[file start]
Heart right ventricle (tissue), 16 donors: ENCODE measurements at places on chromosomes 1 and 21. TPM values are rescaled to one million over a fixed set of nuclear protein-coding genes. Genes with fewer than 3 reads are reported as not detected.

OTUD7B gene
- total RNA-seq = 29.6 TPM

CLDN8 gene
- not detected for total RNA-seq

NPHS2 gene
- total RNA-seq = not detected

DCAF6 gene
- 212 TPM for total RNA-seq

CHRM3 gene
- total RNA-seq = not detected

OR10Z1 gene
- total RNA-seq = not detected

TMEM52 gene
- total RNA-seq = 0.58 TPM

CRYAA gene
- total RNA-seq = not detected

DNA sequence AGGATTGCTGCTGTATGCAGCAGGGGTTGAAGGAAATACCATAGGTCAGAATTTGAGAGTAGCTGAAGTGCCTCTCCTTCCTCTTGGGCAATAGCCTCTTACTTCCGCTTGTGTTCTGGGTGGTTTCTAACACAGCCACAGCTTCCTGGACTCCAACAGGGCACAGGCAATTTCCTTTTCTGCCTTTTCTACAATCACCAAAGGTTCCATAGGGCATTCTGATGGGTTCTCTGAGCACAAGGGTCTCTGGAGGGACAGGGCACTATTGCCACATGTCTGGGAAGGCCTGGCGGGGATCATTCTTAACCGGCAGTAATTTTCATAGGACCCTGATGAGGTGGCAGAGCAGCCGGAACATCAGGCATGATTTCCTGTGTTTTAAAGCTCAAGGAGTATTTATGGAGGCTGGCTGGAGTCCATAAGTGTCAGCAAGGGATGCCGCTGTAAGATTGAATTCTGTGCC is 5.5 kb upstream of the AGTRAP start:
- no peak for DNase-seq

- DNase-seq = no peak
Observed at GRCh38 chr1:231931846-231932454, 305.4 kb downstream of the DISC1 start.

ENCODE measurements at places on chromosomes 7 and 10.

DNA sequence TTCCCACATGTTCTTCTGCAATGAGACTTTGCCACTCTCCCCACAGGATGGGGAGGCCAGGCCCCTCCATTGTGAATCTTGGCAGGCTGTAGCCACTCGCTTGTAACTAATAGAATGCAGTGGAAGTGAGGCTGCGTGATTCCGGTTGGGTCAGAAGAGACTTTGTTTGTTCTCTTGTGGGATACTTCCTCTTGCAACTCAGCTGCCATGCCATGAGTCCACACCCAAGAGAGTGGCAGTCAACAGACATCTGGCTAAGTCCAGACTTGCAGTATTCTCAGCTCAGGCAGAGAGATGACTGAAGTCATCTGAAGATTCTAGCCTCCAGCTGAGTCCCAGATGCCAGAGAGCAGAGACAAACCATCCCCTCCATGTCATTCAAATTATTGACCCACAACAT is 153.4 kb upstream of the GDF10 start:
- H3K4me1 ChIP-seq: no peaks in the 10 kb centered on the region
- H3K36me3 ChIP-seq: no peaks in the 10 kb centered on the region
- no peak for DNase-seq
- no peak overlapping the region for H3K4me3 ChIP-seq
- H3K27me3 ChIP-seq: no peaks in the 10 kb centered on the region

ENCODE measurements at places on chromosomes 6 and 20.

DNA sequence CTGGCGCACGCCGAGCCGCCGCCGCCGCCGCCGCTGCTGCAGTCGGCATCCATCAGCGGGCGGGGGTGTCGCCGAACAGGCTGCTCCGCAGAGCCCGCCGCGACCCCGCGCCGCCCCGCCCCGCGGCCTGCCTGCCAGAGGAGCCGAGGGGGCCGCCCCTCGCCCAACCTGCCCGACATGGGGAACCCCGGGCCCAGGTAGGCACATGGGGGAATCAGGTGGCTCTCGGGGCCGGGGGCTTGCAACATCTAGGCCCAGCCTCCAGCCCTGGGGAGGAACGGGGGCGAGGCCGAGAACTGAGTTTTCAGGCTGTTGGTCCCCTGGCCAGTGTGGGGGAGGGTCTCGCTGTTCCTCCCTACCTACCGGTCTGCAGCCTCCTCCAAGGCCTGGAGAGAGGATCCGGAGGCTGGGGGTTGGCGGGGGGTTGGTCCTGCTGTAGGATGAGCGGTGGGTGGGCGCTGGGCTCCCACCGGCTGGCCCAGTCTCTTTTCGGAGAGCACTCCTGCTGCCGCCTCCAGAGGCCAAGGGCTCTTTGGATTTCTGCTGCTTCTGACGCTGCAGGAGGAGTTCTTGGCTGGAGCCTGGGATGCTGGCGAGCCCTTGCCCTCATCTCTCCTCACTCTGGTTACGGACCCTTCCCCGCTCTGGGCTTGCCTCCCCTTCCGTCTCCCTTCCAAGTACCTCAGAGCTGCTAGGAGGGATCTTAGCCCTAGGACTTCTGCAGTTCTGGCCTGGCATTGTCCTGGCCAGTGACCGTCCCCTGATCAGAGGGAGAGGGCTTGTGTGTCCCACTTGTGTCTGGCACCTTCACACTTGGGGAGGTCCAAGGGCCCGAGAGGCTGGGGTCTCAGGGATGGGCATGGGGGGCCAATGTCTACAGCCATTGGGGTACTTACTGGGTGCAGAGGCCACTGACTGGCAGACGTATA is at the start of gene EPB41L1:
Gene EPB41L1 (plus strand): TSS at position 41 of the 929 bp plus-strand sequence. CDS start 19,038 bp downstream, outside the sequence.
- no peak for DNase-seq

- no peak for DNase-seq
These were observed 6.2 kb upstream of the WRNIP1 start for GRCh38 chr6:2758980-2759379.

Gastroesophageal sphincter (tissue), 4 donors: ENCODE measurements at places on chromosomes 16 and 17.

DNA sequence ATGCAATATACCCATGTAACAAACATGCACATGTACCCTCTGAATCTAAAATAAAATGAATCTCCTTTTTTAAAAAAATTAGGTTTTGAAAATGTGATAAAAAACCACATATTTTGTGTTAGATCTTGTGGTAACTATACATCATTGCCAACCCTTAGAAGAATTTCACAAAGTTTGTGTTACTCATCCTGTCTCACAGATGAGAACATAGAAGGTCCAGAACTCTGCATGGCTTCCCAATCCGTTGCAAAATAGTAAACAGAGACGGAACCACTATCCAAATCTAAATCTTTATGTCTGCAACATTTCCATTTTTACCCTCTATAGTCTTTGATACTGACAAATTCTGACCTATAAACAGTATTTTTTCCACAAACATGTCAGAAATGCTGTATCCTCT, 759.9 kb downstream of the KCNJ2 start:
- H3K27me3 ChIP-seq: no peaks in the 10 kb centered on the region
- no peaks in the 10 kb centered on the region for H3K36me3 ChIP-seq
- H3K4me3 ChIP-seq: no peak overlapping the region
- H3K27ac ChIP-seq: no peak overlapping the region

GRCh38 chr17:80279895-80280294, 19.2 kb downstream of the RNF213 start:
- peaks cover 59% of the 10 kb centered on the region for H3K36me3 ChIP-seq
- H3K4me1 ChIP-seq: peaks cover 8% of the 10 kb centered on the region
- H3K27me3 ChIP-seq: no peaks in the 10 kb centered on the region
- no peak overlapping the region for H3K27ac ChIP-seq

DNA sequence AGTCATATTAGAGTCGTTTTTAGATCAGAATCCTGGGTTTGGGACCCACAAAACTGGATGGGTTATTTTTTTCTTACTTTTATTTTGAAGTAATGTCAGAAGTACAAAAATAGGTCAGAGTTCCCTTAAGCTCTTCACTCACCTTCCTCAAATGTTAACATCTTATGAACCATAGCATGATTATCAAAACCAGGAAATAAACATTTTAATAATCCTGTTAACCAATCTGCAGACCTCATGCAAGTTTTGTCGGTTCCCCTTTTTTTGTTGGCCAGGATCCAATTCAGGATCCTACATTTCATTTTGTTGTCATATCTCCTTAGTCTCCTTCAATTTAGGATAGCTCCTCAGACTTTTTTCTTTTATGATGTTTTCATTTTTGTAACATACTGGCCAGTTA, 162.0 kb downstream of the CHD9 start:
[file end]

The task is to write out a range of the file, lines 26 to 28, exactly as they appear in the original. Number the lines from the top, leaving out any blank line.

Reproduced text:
- no peak for DNase-seq
- no peak overlapping the region for H3K4me3 ChIP-seq
- H3K27me3 ChIP-seq: no peaks in the 10 kb centered on the region